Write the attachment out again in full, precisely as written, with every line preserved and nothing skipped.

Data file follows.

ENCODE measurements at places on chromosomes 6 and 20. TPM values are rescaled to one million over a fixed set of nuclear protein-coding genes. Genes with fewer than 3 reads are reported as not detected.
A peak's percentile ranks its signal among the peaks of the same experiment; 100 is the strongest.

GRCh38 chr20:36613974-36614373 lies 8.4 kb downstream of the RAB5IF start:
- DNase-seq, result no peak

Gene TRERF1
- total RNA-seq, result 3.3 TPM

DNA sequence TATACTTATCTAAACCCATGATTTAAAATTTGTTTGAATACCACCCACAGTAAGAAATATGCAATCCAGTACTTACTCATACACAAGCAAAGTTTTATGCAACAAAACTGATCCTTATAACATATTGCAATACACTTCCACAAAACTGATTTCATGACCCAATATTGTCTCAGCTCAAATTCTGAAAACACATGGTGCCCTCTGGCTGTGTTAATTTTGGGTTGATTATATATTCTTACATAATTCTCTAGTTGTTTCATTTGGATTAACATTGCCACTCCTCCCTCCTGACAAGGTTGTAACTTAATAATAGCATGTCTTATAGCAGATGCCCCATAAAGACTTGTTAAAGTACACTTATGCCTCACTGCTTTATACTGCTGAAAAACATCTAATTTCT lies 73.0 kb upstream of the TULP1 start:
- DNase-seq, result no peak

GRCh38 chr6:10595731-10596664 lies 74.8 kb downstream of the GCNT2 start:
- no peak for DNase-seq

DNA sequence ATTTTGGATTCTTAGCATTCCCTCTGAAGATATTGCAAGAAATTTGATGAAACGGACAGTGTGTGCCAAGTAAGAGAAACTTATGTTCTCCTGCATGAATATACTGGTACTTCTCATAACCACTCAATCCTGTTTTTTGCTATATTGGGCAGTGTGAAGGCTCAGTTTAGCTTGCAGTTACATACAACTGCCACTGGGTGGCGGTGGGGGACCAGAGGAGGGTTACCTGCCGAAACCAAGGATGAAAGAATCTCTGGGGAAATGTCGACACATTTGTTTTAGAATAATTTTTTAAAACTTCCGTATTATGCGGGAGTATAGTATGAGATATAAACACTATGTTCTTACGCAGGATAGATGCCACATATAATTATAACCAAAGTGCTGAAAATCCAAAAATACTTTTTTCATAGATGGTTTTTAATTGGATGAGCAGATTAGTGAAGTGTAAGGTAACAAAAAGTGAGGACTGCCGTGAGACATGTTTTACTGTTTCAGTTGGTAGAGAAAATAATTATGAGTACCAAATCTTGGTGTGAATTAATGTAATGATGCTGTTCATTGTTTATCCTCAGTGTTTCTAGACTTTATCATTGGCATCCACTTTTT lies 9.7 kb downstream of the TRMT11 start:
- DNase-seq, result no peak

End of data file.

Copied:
ENCODE measurements at places on chromosomes 6 and 20. TPM values are rescaled to one million over a fixed set of nuclear protein-coding genes. Genes with fewer than 3 reads are reported as not detected.
A peak's percentile ranks its signal among the peaks of the same experiment; 100 is the strongest.

GRCh38 chr20:36613974-36614373 lies 8.4 kb downstream of the RAB5IF start:
- DNase-seq, result no peak

Gene TRERF1
- total RNA-seq, result 3.3 TPM

DNA sequence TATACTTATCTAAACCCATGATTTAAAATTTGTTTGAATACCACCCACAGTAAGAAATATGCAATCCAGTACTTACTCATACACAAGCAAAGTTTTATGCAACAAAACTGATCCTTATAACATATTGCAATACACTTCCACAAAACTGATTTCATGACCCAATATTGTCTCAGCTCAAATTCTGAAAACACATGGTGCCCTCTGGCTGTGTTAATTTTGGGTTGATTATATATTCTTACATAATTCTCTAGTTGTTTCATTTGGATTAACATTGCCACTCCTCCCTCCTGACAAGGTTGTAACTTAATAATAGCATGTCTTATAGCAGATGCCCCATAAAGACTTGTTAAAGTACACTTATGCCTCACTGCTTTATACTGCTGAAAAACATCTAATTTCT lies 73.0 kb upstream of the TULP1 start:
- DNase-seq, result no peak

GRCh38 chr6:10595731-10596664 lies 74.8 kb downstream of the GCNT2 start:
- no peak for DNase-seq

DNA sequence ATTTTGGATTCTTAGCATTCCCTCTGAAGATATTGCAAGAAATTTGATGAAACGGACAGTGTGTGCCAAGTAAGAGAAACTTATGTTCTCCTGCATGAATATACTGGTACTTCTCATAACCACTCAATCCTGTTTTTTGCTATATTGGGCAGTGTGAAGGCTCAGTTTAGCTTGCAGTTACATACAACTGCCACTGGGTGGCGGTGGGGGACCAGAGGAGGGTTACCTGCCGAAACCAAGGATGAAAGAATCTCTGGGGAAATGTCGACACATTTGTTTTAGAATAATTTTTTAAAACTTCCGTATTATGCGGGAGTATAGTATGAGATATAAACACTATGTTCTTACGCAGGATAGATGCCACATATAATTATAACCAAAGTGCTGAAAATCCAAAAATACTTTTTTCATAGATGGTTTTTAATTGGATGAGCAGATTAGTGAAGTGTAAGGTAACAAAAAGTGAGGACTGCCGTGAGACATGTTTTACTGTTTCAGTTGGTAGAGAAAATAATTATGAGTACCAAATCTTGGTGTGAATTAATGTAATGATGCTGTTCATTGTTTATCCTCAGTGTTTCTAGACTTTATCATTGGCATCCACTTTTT lies 9.7 kb downstream of the TRMT11 start:
- DNase-seq, result no peak